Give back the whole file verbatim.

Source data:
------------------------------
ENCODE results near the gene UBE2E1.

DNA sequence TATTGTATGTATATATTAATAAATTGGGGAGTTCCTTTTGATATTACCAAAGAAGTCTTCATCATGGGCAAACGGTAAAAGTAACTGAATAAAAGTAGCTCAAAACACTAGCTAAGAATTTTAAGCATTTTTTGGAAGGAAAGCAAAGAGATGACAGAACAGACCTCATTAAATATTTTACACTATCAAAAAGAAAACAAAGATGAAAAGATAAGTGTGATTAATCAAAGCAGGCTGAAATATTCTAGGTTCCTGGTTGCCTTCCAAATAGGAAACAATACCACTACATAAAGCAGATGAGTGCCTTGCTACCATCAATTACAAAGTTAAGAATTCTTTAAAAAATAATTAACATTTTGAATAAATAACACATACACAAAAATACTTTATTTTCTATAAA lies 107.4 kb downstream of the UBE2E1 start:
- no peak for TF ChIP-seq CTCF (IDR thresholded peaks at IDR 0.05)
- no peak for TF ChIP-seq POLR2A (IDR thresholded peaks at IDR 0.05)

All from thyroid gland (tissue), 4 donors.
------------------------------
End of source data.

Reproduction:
ENCODE results near the gene UBE2E1.

DNA sequence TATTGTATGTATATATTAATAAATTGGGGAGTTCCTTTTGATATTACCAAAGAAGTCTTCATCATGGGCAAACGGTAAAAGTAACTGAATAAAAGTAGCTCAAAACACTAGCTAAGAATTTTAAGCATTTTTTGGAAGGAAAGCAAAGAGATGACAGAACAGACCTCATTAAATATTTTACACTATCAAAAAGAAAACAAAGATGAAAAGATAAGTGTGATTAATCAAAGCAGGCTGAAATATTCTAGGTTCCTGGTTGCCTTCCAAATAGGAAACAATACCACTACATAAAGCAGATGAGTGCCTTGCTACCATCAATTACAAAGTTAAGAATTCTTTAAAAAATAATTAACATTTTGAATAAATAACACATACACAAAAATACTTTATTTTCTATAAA lies 107.4 kb downstream of the UBE2E1 start:
- no peak for TF ChIP-seq CTCF (IDR thresholded peaks at IDR 0.05)
- no peak for TF ChIP-seq POLR2A (IDR thresholded peaks at IDR 0.05)

All from thyroid gland (tissue), 4 donors.